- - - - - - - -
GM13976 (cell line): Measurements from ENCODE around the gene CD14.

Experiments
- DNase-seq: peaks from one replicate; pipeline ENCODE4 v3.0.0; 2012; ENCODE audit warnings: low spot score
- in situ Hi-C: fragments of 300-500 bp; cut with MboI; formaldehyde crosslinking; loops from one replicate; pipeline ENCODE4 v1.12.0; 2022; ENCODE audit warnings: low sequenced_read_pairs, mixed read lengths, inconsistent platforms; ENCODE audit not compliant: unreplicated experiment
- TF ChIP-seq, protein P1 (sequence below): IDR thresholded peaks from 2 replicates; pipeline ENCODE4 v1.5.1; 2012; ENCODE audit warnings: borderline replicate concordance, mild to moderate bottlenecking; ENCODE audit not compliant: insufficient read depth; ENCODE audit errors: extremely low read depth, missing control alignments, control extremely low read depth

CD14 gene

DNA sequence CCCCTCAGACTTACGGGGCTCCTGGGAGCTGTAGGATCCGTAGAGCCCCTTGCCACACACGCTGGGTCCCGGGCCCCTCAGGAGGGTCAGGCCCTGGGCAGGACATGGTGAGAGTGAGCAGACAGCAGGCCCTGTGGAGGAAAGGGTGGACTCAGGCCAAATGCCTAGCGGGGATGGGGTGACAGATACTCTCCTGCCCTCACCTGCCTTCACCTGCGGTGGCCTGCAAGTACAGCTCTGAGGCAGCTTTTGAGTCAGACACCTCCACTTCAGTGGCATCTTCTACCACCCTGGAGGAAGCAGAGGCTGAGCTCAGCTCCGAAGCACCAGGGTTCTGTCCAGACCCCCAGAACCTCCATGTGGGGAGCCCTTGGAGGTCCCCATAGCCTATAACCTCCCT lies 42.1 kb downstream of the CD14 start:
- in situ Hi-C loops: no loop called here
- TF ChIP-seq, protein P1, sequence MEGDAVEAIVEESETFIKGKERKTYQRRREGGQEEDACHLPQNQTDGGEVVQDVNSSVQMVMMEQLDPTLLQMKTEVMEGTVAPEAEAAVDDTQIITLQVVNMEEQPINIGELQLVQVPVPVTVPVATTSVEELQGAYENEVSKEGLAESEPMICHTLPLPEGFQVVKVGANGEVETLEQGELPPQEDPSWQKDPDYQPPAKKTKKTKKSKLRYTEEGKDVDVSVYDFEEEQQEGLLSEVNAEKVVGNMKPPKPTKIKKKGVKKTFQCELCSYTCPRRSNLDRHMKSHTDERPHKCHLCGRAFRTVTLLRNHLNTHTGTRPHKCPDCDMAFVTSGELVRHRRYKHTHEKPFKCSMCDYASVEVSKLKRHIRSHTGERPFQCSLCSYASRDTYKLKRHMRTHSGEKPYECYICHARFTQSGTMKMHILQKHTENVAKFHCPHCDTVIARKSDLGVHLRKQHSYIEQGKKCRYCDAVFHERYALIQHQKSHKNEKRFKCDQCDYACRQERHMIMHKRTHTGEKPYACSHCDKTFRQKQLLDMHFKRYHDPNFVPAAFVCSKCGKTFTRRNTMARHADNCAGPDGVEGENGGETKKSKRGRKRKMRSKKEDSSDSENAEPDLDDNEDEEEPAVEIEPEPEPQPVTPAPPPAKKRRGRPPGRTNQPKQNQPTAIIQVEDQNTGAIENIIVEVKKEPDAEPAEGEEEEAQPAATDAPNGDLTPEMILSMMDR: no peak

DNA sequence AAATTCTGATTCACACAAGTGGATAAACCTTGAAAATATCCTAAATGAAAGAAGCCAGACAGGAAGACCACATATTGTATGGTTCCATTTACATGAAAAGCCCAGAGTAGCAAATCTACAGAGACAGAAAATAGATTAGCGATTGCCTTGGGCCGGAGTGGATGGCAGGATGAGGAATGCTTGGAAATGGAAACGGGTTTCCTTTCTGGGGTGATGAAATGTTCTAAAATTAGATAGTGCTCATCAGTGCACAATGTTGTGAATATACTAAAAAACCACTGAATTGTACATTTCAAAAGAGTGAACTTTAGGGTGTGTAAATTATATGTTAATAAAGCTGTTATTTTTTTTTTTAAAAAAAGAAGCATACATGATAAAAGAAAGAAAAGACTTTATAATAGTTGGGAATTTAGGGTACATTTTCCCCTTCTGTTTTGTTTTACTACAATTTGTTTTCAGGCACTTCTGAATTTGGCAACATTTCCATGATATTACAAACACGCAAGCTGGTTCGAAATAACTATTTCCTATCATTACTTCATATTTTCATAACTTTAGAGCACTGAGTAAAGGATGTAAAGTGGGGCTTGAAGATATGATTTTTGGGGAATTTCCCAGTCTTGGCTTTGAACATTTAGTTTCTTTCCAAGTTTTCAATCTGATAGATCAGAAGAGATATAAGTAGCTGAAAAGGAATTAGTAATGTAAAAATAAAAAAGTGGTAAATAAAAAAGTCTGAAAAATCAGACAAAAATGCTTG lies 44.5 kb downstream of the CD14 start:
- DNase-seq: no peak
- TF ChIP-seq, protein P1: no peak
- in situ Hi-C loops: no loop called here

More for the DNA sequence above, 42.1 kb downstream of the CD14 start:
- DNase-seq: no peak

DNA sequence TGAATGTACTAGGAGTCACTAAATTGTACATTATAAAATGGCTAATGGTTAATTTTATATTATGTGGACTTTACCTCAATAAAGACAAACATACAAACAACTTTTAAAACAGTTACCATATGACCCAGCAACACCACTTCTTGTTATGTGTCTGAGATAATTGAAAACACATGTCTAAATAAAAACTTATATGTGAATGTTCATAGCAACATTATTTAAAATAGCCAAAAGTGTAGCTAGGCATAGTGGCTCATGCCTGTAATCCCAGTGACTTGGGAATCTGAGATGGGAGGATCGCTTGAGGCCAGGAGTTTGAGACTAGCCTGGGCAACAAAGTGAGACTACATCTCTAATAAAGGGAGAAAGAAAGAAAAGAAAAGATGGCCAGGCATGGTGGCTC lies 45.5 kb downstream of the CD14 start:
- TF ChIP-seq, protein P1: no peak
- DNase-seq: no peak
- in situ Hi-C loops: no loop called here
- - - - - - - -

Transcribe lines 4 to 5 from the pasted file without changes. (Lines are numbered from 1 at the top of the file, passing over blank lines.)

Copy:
- in situ Hi-C: fragments of 300-500 bp; cut with MboI; formaldehyde crosslinking; loops from one replicate; pipeline ENCODE4 v1.12.0; 2022; ENCODE audit warnings: low sequenced_read_pairs, mixed read lengths, inconsistent platforms; ENCODE audit not compliant: unreplicated experiment
- TF ChIP-seq, protein P1 (sequence below): IDR thresholded peaks from 2 replicates; pipeline ENCODE4 v1.5.1; 2012; ENCODE audit warnings: borderline replicate concordance, mild to moderate bottlenecking; ENCODE audit not compliant: insufficient read depth; ENCODE audit errors: extremely low read depth, missing control alignments, control extremely low read depth